Innovation – is Analytical

Steve Brady’s series on innovation continues, this time on the analytics of innovation.

"All businesses, no matter how strong they seem to be at a given moment, ultimately fail - and almost always because they failed to innovate." - Thomas K. McCraw, Prophet of Innovation

Often we glamorize innovation and those who innovate.  We view innovation as something requiring great intellect or creativity.  We think of innovation as being a product of “serendipity” or accidental discovery.  The reality is something quite different.  While innovation may start as an idea, or perhaps a “Dream” the process of moving from the idea to realization, and then to the market, is far more robust, and requires discipline, teamwork, and analysis. 


In the last article, I quoted Larry Page in his introduction to Eric Schmidt’s book, How Google Works.  In that article, I highlighted that innovation is “people.”  And it’s true.  Pick up any book on innovation and the role of teams is a persistent theme.  But Larry Page also highlighted something else--”starting from real-world physics and figuring out what’s actually possible.”  So innovation requires people, but also an understanding of the problem, the nature of the world around the problem, and what some call “the science of the possible.”

In order to truly innovate companies need to not only embrace a culture of innovation (one that allows for failure) but also a create a process that develops and encourages teams to form with the right skillsets to match the innovation.  In their book Ten Types of Innovation: The Discipline of Building Breakthroughs the authors make the case that Innovation is a team sport. They even go on to say that organizations that rely on individuals alone for innovation will fail.  


So how does one build an innovative and analytical  team?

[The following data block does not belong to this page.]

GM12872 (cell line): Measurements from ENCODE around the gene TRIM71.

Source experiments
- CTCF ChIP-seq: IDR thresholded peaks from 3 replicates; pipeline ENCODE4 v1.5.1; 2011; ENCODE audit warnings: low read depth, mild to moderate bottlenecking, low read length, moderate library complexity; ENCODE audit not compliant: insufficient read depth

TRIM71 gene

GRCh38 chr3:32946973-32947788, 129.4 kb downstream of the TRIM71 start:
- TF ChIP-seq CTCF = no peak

As Larry Page mentions, one needs to understand the real-world physics of the problem.  Of course, not all of us live in the world of Google where you actually are dealing with the actual “physics” of a problem.  But the general principle is clear:  it is critical to understand the nature of the innovation.  

Is your innovation a new product or item? (Product)  An innovation in how you serve your customers? (Service)  Does your innovation change the way you do things? (Process)  Each of these (and several other types) require a different set of skills.  A different collection of “physicists” who understand the nature of the problem they are facing.  These could include engineers who truly understand the mechanics of a device or a tool.  But it could just as easily include people from a “softer” background such as customer service, marketing, or sales. Or perhaps from finance, who understand the “physics” of funding innovations. Or even, dare we say it, the Logisticians who understand the physics of distribution, and inventory, and supply chain integration.

There are about as many ideas (and books) on how to put together teams as there are people to place in them.   I have found that the best way to build the teams is to focus on the human element of the problem.